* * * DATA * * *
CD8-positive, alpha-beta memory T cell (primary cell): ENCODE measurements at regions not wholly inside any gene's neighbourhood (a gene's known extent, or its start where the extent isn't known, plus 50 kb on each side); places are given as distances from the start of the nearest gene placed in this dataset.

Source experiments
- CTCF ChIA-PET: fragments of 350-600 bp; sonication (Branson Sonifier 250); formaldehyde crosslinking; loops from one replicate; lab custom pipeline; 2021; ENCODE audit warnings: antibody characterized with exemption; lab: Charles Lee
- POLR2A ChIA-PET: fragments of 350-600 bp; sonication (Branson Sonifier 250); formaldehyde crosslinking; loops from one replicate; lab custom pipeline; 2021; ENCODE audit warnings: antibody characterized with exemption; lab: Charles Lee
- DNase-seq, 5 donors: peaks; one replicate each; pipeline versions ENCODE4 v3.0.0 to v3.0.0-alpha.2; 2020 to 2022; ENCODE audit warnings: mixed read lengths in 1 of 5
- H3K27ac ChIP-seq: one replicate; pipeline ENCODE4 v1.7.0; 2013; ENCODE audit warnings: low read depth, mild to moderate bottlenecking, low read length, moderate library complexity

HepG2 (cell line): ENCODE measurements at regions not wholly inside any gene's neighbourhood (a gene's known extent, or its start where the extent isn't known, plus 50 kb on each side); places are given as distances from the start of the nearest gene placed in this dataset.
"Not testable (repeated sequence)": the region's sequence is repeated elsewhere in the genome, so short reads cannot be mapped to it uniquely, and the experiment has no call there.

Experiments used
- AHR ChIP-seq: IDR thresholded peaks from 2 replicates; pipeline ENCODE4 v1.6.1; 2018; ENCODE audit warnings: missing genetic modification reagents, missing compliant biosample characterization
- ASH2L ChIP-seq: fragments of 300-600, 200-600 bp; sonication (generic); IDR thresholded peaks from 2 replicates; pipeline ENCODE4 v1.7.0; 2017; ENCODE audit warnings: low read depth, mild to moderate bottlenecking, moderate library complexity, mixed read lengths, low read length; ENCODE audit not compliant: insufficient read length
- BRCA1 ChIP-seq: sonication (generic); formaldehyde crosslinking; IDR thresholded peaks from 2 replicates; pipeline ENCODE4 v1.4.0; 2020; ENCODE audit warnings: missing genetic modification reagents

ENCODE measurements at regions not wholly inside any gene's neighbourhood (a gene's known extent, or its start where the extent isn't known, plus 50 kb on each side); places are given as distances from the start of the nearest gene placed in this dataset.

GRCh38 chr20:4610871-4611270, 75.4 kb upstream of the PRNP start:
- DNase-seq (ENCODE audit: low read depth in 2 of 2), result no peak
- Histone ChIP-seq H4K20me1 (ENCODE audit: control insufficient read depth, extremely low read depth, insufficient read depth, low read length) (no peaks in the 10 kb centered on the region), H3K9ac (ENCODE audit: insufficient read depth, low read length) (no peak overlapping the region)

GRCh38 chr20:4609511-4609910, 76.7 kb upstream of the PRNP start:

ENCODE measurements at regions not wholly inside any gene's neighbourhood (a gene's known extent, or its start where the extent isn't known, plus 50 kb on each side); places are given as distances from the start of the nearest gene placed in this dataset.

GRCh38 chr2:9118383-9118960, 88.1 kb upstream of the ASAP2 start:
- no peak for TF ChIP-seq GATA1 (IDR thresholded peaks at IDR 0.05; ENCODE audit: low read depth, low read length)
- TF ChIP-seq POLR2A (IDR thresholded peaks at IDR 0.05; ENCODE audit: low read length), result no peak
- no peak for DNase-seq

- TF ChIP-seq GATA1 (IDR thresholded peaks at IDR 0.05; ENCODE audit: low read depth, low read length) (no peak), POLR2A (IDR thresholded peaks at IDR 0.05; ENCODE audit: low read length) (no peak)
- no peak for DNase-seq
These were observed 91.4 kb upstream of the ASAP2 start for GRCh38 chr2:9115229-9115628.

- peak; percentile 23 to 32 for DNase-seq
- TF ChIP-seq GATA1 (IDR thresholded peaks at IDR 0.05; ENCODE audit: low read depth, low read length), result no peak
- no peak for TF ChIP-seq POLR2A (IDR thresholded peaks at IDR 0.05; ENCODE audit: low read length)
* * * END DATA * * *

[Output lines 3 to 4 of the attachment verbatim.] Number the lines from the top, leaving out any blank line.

- CTCF ChIA-PET: fragments of 350-600 bp; sonication (Branson Sonifier 250); formaldehyde crosslinking; loops from one replicate; lab custom pipeline; 2021; ENCODE audit warnings: antibody characterized with exemption; lab: Charles Lee
- POLR2A ChIA-PET: fragments of 350-600 bp; sonication (Branson Sonifier 250); formaldehyde crosslinking; loops from one replicate; lab custom pipeline; 2021; ENCODE audit warnings: antibody characterized with exemption; lab: Charles Lee